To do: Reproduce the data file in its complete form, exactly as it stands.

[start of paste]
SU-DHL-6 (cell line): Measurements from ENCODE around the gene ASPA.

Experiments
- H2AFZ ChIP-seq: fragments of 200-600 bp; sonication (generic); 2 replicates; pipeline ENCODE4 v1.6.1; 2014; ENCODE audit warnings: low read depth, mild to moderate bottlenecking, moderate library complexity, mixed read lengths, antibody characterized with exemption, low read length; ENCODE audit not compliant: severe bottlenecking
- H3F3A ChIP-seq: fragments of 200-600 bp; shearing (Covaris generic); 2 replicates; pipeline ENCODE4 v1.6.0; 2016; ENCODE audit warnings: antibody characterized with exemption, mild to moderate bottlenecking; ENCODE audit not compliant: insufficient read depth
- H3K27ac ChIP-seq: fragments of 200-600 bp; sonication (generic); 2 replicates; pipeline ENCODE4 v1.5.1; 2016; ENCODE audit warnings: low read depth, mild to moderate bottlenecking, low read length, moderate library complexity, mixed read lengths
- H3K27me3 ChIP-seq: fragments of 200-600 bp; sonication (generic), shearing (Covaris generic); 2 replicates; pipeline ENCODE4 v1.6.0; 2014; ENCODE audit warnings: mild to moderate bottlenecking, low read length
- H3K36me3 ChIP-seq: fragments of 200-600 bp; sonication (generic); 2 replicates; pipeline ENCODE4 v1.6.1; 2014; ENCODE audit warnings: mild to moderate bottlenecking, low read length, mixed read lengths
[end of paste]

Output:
SU-DHL-6 (cell line): Measurements from ENCODE around the gene ASPA.

Experiments
- H2AFZ ChIP-seq: fragments of 200-600 bp; sonication (generic); 2 replicates; pipeline ENCODE4 v1.6.1; 2014; ENCODE audit warnings: low read depth, mild to moderate bottlenecking, moderate library complexity, mixed read lengths, antibody characterized with exemption, low read length; ENCODE audit not compliant: severe bottlenecking
- H3F3A ChIP-seq: fragments of 200-600 bp; shearing (Covaris generic); 2 replicates; pipeline ENCODE4 v1.6.0; 2016; ENCODE audit warnings: antibody characterized with exemption, mild to moderate bottlenecking; ENCODE audit not compliant: insufficient read depth
- H3K27ac ChIP-seq: fragments of 200-600 bp; sonication (generic); 2 replicates; pipeline ENCODE4 v1.5.1; 2016; ENCODE audit warnings: low read depth, mild to moderate bottlenecking, low read length, moderate library complexity, mixed read lengths
- H3K27me3 ChIP-seq: fragments of 200-600 bp; sonication (generic), shearing (Covaris generic); 2 replicates; pipeline ENCODE4 v1.6.0; 2014; ENCODE audit warnings: mild to moderate bottlenecking, low read length
- H3K36me3 ChIP-seq: fragments of 200-600 bp; sonication (generic); 2 replicates; pipeline ENCODE4 v1.6.1; 2014; ENCODE audit warnings: mild to moderate bottlenecking, low read length, mixed read lengths